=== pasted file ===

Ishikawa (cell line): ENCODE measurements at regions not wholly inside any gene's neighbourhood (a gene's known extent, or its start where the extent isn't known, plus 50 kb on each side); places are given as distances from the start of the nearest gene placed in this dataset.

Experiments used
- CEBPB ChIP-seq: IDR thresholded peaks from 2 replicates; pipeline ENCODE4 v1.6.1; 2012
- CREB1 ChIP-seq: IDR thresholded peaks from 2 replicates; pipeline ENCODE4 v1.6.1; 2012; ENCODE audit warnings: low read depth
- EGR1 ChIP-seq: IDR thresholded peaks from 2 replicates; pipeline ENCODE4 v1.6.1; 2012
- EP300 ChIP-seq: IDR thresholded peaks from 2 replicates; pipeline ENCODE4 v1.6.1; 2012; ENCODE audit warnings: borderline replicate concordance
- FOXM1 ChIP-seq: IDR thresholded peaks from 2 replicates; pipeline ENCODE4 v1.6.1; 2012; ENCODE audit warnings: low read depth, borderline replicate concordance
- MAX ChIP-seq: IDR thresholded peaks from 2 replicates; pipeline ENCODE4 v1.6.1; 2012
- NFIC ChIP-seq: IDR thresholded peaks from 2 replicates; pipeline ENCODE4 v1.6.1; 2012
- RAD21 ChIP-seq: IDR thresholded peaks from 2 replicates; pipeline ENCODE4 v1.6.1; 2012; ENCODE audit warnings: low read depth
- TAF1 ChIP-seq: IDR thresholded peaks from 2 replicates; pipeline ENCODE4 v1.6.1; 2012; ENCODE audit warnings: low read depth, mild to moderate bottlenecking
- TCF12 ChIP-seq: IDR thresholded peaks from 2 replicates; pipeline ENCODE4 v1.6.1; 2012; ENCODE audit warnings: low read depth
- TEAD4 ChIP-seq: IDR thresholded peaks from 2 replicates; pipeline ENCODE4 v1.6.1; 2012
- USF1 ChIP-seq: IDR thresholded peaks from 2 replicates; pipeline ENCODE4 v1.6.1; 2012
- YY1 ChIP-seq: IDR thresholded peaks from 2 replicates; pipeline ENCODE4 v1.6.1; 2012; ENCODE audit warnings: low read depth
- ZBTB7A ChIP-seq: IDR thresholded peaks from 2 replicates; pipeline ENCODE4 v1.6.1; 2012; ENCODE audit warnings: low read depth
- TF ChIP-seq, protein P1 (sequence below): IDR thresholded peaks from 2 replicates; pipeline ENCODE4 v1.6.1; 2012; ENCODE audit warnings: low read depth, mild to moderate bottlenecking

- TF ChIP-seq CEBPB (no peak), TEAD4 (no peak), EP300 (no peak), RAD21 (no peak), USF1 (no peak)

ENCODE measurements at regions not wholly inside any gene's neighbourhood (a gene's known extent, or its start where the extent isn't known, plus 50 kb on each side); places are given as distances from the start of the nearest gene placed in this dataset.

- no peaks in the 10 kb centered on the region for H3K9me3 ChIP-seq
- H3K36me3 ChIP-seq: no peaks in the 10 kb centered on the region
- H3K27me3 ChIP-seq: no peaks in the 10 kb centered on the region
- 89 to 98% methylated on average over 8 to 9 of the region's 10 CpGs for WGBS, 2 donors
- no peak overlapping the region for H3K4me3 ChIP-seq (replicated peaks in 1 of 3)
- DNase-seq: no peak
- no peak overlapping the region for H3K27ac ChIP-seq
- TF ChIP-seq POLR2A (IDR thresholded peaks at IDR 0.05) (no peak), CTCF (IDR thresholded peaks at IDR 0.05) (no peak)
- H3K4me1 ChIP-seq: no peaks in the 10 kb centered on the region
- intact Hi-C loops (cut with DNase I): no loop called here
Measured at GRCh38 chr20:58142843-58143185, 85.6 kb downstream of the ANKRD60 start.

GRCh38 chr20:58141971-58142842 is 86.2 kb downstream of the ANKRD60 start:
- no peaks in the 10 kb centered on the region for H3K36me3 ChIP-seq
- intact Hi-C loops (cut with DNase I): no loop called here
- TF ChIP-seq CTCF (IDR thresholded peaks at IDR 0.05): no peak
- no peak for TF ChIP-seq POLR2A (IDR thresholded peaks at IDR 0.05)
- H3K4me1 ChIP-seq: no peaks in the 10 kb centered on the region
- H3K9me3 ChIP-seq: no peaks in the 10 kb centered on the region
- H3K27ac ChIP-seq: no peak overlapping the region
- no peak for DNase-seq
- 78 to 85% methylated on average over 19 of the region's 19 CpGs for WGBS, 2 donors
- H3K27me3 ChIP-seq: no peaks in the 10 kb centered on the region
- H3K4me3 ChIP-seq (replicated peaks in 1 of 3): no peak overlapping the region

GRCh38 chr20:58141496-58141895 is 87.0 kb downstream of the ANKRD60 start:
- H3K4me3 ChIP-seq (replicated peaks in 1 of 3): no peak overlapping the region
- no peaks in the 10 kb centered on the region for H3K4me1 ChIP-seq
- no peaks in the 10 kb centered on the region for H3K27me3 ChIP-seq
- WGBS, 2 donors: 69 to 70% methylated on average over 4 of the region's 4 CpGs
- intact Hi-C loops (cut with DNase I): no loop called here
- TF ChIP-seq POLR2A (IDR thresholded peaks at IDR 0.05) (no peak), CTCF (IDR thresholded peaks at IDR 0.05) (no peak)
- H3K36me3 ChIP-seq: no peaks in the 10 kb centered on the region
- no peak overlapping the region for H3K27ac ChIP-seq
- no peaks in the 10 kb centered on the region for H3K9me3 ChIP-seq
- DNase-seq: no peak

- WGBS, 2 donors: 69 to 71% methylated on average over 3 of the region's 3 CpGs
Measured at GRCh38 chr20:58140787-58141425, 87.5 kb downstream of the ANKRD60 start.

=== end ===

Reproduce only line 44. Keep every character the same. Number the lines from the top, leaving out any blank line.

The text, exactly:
- H3K4me3 ChIP-seq (replicated peaks in 1 of 3): no peak overlapping the region